I am a newcomer to the United Nations, but India is not, having been associated actively with the Organisation from its very inception , AB Vajpayee, FM, 1977.
United Nations : Atal Bihari Vajpayee, the first External Affairs Minister to deliver a speech in Hindi at the UN General Assembly, effectively raised India’s stand on key issues like nuclear disarmament, state-sponsored terrorism and reforms at the world body.
Vajpayee, in his role as foreign minister and Prime Minister, visited the UN headquarters to deliver speeches to the UNGA on seven occasions from 1977 to 2003. Known for his great oratory skills, Vajpayee first addressed the UNGA’s 32nd session in 1977 as the foreign minister under the Janata Party government headed by then prime minister Morarji Desai.
“I am a newcomer to the United Nations, but India is not, having been associated actively with the Organisation from its very inception.
“As one who has been a parliamentarian in my own country for two decades and more, I feel a special sense of exhilaration in attending this assembly of nations for the first time,” Vajpayee said in the historic address.
It was the first time that an Indian leader had delivered the speech in Hindi at the UNGA as other Indian leaders had opted to speak in English, the dominant language at the forum.
It is said Vajpayee, who was also fluent in English, was the force behind uplifting Hindi to the international platform by using the language at the UN each time de delivered a speech.
He touched the subject of the Non-Aligned Movement and said that India “stands firmly for peace, non-alignment and friendship with all countries.”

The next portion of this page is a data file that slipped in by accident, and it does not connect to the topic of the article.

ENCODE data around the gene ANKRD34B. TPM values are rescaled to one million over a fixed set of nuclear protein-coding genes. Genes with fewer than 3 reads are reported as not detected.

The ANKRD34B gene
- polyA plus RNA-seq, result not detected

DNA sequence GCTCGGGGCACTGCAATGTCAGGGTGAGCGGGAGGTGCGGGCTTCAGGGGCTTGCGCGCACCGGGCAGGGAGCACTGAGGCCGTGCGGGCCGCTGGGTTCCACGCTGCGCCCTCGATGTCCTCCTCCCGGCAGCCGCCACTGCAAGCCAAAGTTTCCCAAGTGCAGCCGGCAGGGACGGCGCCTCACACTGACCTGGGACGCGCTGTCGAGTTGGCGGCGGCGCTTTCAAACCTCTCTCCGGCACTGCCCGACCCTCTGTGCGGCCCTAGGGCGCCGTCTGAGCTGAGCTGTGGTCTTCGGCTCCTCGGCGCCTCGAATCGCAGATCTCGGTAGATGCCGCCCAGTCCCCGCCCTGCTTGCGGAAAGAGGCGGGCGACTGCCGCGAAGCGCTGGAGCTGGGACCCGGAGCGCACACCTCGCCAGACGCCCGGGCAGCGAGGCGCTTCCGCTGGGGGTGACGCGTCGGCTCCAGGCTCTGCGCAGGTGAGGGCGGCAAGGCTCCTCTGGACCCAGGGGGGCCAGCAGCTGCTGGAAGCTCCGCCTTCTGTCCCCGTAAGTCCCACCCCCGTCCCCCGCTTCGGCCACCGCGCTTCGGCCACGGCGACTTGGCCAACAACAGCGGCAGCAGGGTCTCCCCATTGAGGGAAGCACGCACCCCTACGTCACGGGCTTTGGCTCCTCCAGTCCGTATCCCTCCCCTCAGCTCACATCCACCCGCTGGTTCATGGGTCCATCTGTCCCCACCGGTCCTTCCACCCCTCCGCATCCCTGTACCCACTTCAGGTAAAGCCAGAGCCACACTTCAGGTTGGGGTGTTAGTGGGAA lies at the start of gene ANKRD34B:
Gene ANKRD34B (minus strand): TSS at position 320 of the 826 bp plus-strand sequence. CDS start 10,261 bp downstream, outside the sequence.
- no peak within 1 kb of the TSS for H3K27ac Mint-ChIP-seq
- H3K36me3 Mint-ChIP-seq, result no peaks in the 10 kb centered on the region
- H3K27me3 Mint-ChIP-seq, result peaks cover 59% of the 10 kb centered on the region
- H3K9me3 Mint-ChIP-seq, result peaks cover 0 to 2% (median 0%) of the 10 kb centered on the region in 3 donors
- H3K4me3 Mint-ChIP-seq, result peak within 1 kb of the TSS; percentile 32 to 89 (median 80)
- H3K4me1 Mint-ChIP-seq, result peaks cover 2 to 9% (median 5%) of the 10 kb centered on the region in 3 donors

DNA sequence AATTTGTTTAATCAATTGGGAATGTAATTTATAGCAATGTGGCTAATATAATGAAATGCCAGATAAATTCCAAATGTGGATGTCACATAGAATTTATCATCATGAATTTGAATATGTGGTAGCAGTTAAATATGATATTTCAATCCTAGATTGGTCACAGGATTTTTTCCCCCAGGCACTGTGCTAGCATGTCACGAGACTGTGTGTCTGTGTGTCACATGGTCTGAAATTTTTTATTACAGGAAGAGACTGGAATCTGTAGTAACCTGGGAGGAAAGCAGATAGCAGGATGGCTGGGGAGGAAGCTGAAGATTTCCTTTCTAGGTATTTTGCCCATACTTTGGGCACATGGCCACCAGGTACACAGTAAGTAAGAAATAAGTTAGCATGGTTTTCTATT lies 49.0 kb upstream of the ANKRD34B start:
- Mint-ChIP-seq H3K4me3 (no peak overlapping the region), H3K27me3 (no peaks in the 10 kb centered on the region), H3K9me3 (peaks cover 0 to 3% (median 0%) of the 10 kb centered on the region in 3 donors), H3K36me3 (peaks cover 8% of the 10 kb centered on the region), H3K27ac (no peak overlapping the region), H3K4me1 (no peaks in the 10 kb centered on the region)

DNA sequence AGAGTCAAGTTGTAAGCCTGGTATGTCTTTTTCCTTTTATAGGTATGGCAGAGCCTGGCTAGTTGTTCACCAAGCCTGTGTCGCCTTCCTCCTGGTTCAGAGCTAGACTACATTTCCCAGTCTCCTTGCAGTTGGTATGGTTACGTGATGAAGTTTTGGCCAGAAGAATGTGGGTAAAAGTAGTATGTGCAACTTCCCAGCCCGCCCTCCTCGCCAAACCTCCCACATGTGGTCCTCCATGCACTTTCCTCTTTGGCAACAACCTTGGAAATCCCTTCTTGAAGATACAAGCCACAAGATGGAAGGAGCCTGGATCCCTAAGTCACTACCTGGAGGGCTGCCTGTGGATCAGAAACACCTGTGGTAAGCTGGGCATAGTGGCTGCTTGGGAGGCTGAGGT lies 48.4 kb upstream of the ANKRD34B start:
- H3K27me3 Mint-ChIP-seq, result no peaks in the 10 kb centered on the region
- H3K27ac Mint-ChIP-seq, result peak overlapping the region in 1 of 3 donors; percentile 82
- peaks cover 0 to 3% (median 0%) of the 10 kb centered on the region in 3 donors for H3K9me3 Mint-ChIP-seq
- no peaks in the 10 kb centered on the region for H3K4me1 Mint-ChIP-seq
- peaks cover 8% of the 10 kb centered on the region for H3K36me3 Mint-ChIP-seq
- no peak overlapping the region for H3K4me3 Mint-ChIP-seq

“The vision of Vasudaiv Kutumbakum — the world is one family — is an old one. We in India have all along believed in the concept of the world as one family,” Vajpayee said.
In his speech, he said India looks forward to consolidating the process of normalisation of relations with Pakistan, not only to ensure durable peace, but to promote beneficial bilateral co-operation.
In 1978, Vajpayee again visited the UNGA as the foreign minister and raised the issue of nuclear disarmament. “There is no let-up in the arms race either quantitatively or qualitatively. Disarmament is still a distant goal; and the probability of a nuclear war looms over us like a menacing shadow.
“India believes that partial measures such as the creation of zones free of nuclear weapons comprising the nuclear ‘have-nots’ are not likely to generate any genuine feeling of security unless there is, at the same time, significant progress towards nuclear disarmament,” he said.
In 1998, Vajpayee returned to deliver a speech at the UNGA as prime minister and met then Pakistan Prime Minister Nawaz Sharif in New York.
“India has demonstrated that democracy can take root in a developing country.
“I am confident that the Indian experience will prove that democracy can also provide the basis for stable, long-term economic growth in developing societies. That is the path that the people of India have chosen, and I stand before the Assembly today as the symbol of this new resurgent,” he said.